An atrioventricular canal defect (AVCD) is a birth defect of the heart.
The heart normally has 2 upper chambers (atria) and 2 lower chambers (ventricles). The wall of tissue that separates the right and left sides of the heart is called the septum. A normal heart has 2 heart valves that separate the upper and lower chambers. The valves and septum together are called the atrioventricular canal. Normally the left side of the heart pumps blood to the body, and the right side pumps blood to the lungs.
In AVCD, there are holes in the walls between the chambers of the heart, and the valves that control blood flow may not work well. With AVCD, blood flows where it should not and more blood gets pumped into the lungs. The heart has to work harder and it gets bigger.
AVCD is also called atrioventricular septal defect or endocardial cushion defect.
What is the cause?
The cause of this birth defect is not known. It is most common in babies with Down syndrome.
What are the symptoms?
The symptoms may start at any time from birth to several months after birth. Symptoms may include:
Not eating well
Heart pounding or irregular heartbeats
More colds and lung infections
Gray or bluish color to skin
Many defects cause a whooshing sound, called a murmur, as blood moves through the heart. Healthcare providers can hear the murmur with a stethoscope.
How is it diagnosed?
AVCD can be diagnosed before birth, using screening tests to check for birth defects. If the defect is large enough, tests that may show the problem include:
An ultrasound, which uses sound waves to show pictures of the baby while it is inside the womb
An echocardiogram which uses sound waves (ultrasound) to show pictures of the baby’s heart and how well blood is flowing through it after the baby is born
After birth, your childâ€™s healthcare provider will ask about your child’s symptoms and medical history and examine your child. In addition to an echocardiogram done after birth, other tests may include:
A chest X-ray
An ECG (also called an EKG or electrocardiogram), which measures and records your childâ€™s heartbeat
Sometimes heart catheterization may be needed. A catheter is a very thin tube that is passed through a blood vessel into the heart. The pressure in the chambers of the heart is measured and blood samples can be taken. This helps to tell how big the defect is.
How is it treated?
Your child will need surgery to repair the AVCD. Your baby may need to take medicines until he is strong enough to have surgery.
If your baby is very sick, or the defect canâ€™t be fixed all at once, your baby may have a procedure to reduce blood flow to the lungs. Your childâ€™s healthcare provider can put a band around the lung artery to make it narrower. Then the heart will not have to work as hard, and the lungs will be protected from high blood pressure. When your child is older, the band can be removed and open heart surgery done.
How can I take care of my child?
Your child may need to have regular follow-up visits with a specialist in congenital heart disease.
Follow your childâ€™s healthcare provider’s instructions. Ask your provider:
How and when you will hear your childâ€™s test results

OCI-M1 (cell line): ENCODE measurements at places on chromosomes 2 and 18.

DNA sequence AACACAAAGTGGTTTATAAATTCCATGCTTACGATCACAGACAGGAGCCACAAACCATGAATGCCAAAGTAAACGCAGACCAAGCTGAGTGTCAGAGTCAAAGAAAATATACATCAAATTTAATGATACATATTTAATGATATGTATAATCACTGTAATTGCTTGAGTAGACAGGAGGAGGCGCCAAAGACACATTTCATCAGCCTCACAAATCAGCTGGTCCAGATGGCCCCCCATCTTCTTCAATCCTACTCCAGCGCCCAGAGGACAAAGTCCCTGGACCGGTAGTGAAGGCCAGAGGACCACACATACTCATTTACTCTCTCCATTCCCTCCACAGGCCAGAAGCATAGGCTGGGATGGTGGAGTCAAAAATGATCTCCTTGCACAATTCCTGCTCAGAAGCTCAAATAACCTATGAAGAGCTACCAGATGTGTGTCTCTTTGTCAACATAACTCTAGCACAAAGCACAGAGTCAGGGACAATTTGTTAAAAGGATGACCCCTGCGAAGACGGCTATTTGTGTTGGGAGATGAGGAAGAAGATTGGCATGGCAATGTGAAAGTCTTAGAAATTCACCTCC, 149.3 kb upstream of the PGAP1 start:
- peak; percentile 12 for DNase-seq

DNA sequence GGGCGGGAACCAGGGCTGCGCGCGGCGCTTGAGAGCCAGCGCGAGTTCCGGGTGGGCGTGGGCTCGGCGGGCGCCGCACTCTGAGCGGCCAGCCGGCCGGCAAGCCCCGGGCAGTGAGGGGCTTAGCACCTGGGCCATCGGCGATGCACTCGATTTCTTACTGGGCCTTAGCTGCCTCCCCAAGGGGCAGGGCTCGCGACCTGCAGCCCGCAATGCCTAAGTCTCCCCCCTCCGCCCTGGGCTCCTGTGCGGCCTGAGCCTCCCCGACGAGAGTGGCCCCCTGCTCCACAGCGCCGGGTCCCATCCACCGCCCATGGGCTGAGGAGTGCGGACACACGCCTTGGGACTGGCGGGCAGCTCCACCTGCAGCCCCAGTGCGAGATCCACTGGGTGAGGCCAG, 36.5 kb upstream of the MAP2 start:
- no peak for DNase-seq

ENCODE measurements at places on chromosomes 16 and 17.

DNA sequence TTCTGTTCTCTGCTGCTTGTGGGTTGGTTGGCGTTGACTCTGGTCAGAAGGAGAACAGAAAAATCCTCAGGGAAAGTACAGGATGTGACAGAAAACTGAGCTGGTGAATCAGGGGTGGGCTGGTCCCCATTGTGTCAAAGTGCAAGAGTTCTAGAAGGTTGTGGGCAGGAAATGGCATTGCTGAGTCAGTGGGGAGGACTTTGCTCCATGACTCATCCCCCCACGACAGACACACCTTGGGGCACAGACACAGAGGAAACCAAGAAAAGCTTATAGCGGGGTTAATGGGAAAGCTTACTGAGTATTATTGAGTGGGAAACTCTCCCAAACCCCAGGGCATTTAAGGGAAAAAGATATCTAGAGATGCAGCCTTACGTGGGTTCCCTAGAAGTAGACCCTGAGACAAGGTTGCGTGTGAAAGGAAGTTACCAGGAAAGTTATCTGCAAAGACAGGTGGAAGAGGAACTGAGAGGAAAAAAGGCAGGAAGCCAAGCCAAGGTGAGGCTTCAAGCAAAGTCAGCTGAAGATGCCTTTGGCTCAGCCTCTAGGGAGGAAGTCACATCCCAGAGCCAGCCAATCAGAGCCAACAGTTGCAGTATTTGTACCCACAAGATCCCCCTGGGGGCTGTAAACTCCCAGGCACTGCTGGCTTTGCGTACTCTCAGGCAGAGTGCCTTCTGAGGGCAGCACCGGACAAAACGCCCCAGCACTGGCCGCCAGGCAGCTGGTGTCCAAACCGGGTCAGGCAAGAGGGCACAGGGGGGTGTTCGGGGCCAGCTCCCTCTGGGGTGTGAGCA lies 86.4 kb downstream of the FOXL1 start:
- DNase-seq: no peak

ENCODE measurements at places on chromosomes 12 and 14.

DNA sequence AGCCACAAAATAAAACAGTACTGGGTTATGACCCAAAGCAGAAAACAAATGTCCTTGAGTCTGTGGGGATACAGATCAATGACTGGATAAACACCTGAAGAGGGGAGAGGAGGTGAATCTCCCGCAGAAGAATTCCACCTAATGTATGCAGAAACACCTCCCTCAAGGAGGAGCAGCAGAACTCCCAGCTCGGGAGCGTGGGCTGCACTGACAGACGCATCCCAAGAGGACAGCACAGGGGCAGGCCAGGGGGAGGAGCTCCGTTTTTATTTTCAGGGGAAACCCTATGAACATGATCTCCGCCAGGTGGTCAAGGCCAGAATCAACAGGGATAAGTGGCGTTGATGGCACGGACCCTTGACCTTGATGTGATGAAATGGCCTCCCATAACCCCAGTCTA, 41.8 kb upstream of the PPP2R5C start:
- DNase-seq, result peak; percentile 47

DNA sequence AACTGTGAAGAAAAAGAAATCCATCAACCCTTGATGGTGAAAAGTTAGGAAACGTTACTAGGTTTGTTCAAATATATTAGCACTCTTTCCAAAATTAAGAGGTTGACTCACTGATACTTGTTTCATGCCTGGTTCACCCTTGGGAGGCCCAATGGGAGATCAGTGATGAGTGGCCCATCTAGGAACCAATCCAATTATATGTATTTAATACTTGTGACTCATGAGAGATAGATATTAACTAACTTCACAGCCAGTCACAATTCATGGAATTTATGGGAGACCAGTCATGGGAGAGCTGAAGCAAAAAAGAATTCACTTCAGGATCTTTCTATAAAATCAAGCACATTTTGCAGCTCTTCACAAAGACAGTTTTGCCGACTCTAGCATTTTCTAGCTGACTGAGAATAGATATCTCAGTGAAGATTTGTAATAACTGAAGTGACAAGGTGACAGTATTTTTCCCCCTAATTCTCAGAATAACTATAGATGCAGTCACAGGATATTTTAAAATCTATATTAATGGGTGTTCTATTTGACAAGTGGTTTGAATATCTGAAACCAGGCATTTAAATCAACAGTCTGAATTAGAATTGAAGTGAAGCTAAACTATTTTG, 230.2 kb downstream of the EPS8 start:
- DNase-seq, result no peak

How long it will take for your child to recover
If there are activities your child should avoid and when he can return to normal activities
How to take care of your child at home
If your child should take antibiotics to prevent infection before having dental work or procedures that involve the rectum, bladder, or vagina
What symptoms or problems you should watch for and what to do if your child has them
Make sure you know when your child should come back for a checkup. Keep all appointments for provider visits or tests.
Developed by RelayHealth.
Pediatric Advisor 2015.1 published by RelayHealth. Last modified: 2015-01-29 Last reviewed: 2015-01-29
This content is reviewed periodically and is subject to change as new health information becomes available. The information is intended to inform and educate and is not a replacement for medical evaluation, advice, diagnosis or treatment by a healthcare professional.
Atrioventricular Canal Defect: References
Kliegman, R.M., Stanton, B., St. Geme, J., Schor, N., and Behrman, R. (2011). Acyanotic Congenital Heart Disease. Nelson Textbook of Pediatrics, 19th Ed; Ch. 421, 1561-1571. Philadelphia: Elsevier Saunders.
Bonow, RO, Carabello, BA, Chatterjee, K, et al. 2008 Focused update incorporated into the ACC/AHA 2006 guidelines for the management of patients with valvular heart disease: a report of the American College of Cardiology/American Heart Association Task Force on Practice Guidelines (Writing Committee to Revise the 1998 Guidelines for the Management of Patients With Valvular Heart Disease): endorsed by the Society of Cardiovascular Anesthesiologists, Society for Cardiovascular Angiography and Interventions, and Society of Thoracic Surgeons. Circulation 2008; 118:e523.
Warnes, CA, Williams, RG, Bashore, TM, et al. ACC/AHA 2008 Guidelines for the Management of Adults with Congenital Heart Disease: a report of the American College of Cardiology/American Heart Association Task Force on Practice Guidelines (writing committee to develop guidelines on the management of adults with congenital heart disease). Circulation 2008; 118:e714.